Earlier this week, Apple announced a series of new accessibility features coming to its OSes later this year. There was a lot announced, and it can sometimes be hard to understand how features translate into real-world benefits to users.
To get a better sense of what some of this week’s announcements mean, I spoke to David Niemeijer, the founder and CEO of AssistiveWare, an Amsterdam-based company that makes augmentative and alternative communication (AAC) apps for the iPhone and iPad, including Proloquo, Proloquo2Go, and Proloquo4Text. Each app addresses different needs, but what they all have in common is helping people who have difficulty expressing themselves verbally.
What follows is a lightly edited version of our conversation.
Let me start by asking you a little bit about AAC apps as a category because I’m sure we have readers who don’t know what they do and what augmented and alternative communication apps are.
David Niemeijer: So, AAC is really about all ways of communication that do not involve speech. It includes body gestures, it includes things like signing, it includes texting, but in the context of apps, we typically think more about the high-tech kind of solutions that use the technology, but all those other things are also what’s considered AAC because they augment or they are an alternative for speech. These technologies and these practices are used by people who either physically can’t speak or can’t speak in a way that people understand them or that have other reasons why speech is difficult for them.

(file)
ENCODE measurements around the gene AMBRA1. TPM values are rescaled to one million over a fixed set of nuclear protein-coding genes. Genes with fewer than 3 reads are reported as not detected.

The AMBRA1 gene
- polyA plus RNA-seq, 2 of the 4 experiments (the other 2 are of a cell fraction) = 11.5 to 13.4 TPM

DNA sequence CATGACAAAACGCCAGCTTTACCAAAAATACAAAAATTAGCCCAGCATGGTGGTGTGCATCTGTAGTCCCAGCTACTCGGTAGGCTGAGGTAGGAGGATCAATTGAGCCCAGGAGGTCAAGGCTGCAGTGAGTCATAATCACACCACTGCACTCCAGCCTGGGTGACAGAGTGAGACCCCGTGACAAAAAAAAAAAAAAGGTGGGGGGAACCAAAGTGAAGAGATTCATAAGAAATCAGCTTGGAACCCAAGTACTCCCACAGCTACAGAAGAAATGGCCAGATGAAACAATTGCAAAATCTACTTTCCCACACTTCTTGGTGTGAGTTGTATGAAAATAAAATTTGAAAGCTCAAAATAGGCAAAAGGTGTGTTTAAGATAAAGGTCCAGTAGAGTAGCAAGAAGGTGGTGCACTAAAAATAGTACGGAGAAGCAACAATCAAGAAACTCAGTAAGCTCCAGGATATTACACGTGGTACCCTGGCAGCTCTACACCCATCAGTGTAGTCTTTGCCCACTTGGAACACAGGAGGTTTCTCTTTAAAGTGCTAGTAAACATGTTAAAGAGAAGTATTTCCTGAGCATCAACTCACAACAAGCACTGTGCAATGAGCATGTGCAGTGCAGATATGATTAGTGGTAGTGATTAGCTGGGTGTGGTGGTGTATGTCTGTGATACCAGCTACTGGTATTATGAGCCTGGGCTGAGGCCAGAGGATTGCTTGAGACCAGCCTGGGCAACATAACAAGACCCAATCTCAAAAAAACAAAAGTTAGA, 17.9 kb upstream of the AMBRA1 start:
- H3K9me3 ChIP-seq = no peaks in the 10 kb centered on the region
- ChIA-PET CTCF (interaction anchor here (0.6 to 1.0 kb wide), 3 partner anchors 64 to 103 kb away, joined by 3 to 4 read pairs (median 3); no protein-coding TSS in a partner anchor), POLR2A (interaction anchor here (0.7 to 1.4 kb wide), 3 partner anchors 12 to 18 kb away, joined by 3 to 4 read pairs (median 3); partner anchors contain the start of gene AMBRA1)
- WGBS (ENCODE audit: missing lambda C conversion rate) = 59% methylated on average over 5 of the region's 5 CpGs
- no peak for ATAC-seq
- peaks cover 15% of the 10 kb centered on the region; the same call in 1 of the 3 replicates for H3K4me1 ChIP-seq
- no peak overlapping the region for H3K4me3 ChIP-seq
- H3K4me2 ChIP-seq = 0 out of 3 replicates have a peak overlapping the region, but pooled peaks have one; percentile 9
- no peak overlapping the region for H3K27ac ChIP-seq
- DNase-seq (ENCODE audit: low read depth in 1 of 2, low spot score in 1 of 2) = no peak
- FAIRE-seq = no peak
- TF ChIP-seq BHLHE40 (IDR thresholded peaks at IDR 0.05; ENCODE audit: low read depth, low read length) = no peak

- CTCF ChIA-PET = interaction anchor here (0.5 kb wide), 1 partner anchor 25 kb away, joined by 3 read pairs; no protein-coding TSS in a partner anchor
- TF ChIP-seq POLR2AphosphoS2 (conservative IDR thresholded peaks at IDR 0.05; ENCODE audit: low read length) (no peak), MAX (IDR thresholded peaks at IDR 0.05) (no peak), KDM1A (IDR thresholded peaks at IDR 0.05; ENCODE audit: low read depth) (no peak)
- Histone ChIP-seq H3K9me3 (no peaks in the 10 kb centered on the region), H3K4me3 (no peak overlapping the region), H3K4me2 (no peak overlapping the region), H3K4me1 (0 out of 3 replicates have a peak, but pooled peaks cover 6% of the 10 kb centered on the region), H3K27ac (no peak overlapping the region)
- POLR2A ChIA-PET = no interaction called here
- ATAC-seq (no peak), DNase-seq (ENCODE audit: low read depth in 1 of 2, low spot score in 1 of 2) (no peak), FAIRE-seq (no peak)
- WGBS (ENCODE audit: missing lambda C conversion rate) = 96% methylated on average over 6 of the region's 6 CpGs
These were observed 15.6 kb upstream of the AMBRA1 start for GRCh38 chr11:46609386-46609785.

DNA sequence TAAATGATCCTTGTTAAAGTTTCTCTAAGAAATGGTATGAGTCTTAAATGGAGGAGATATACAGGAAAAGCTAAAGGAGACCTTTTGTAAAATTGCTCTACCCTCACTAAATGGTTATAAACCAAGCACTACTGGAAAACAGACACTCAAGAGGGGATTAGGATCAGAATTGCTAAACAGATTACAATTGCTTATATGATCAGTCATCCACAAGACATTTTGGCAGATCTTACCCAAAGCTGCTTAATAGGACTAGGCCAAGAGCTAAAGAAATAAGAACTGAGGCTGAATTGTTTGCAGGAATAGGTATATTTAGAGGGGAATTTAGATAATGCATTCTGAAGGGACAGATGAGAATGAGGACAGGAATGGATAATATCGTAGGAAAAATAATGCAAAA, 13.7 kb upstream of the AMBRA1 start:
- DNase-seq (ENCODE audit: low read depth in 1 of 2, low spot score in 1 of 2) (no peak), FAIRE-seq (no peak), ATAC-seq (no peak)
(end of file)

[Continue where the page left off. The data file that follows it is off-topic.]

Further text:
For example, what we see is that a lot of autistic people is they find speech extremely exhausting. So in many cases, they can speak, but there are many situations where they’d rather not speak because it drains their energy or where, because of, let’s say, anxiety or stress, speech is one of the first functions that drops, and then they can use AAC.
We also see it used by people with cerebral palsy, where it’s actually the muscles that create a challenge. [AAC apps] are used by people who have had a stroke where the brain system that finds the right words and then sends the signals to the muscles is not functioning correctly. So there are many, many reasons. Roughly about 2% of the world population cannot make themselves understood with their own voice.
What’s the history behind AssistiveWare’s apps?
Niemeijer: Well, we actually got started in 2000, but at that time, our focus was on computer access technology for the Mac, helping people with physical impairments who couldn’t access their computers. That’s how we originally started. But 2009 is when we first released Proloquo2Go on iOS, but we already had an app called Proloquo on Mac since 2005, which was also in the same category.
Could you tell me a little bit more about your apps? What do they do, and how do they address some of these challenges?
Niemeijer: So, I would say we have two types of apps. We have an app that is for people who don’t speak and do read and write, and that’s called Proloquo4Text. And then we have several apps that are designed for people who do not read and write but need speech but that are symbol supported. So they allow people who can’t read to still learn and compose messages. And they’re also designed in such a way that they help you with learning language and learning or growing towards using the alphabet. And those apps are used especially by children but sometimes also by people with brain damage. And again also, autistic people may be fully literate, but when there’s too much going on at the same time, they might find it super helpful to actually see buttons with words there rather than having to construct them letter by letter.